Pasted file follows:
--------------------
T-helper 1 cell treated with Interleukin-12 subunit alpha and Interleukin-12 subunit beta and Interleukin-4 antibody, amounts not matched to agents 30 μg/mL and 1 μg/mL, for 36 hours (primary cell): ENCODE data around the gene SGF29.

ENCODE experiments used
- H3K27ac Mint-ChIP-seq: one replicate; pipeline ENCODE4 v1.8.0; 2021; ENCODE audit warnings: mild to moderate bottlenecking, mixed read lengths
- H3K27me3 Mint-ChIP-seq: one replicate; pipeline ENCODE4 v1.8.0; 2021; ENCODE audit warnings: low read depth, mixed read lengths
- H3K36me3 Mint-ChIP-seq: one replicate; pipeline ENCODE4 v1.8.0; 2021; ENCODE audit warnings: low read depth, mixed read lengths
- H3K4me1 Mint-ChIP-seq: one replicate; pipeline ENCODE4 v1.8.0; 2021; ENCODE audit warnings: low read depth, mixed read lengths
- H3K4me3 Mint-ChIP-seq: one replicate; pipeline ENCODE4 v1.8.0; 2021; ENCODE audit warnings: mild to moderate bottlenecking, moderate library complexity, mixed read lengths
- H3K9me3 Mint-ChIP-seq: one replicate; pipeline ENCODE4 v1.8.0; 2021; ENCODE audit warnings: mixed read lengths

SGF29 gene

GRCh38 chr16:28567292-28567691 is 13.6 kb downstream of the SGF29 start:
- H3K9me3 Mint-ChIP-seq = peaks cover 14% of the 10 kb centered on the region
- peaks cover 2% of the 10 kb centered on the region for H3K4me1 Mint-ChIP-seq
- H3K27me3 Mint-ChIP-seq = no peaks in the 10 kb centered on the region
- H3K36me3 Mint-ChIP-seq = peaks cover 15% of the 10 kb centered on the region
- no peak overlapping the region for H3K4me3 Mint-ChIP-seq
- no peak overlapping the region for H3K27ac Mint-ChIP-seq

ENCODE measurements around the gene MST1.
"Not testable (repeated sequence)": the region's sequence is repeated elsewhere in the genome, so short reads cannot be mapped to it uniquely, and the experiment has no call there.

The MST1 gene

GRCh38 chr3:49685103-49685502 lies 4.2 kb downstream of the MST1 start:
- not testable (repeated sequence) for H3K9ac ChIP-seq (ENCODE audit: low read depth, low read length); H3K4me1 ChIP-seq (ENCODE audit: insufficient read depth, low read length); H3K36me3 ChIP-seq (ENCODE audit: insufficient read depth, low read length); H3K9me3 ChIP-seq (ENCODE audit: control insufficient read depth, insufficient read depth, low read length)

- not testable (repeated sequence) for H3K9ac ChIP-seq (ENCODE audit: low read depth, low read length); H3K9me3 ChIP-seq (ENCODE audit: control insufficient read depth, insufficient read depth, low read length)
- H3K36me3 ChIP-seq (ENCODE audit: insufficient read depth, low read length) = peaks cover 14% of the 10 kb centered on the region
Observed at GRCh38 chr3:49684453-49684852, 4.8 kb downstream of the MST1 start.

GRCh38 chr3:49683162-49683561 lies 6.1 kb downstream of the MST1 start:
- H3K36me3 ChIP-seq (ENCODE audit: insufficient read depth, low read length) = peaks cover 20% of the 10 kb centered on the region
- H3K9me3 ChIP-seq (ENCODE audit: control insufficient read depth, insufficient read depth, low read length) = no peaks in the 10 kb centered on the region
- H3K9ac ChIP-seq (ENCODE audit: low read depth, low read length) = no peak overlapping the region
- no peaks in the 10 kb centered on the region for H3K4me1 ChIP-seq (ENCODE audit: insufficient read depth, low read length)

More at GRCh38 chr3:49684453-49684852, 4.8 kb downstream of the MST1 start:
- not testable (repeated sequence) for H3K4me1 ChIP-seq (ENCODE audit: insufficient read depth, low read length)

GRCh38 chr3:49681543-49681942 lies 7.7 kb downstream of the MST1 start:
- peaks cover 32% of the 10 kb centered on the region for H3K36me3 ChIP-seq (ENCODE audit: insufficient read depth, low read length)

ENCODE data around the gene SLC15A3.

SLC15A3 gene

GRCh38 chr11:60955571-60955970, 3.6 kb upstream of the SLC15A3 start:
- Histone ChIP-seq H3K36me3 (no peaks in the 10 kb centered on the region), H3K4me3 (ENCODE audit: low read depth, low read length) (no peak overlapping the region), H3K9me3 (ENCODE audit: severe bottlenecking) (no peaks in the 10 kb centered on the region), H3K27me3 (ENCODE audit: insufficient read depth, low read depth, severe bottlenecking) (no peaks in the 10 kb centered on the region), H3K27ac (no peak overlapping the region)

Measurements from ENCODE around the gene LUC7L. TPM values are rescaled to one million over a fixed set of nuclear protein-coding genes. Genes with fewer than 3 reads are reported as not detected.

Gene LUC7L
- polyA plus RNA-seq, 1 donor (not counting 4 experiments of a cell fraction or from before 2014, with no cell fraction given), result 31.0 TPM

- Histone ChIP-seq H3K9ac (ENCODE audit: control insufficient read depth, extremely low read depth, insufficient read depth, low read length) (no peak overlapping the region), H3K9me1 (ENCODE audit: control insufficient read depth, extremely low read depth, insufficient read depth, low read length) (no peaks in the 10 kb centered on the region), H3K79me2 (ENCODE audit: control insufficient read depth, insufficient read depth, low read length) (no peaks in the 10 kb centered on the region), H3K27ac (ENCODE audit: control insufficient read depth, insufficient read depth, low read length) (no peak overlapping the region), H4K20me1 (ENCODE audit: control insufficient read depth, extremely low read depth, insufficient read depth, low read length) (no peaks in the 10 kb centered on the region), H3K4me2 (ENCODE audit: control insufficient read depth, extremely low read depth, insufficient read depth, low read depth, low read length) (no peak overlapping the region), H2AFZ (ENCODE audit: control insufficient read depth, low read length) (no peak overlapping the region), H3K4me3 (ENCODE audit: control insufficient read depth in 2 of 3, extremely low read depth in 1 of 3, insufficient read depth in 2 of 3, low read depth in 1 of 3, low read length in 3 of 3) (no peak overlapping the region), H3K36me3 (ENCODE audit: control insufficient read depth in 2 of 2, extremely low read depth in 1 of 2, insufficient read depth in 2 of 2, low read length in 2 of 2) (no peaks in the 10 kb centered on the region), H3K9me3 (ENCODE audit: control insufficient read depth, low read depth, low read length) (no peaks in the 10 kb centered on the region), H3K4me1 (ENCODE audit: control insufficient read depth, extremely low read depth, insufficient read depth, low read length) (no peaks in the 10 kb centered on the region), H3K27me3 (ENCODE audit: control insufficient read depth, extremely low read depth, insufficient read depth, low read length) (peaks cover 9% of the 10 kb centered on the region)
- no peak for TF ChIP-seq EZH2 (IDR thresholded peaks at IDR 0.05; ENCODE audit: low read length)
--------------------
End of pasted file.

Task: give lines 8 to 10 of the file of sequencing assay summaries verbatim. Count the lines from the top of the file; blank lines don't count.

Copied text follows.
- H3K9me3 Mint-ChIP-seq: one replicate; pipeline ENCODE4 v1.8.0; 2021; ENCODE audit warnings: mixed read lengths

SGF29 gene

GRCh38 chr16:28567292-28567691 is 13.6 kb downstream of the SGF29 start: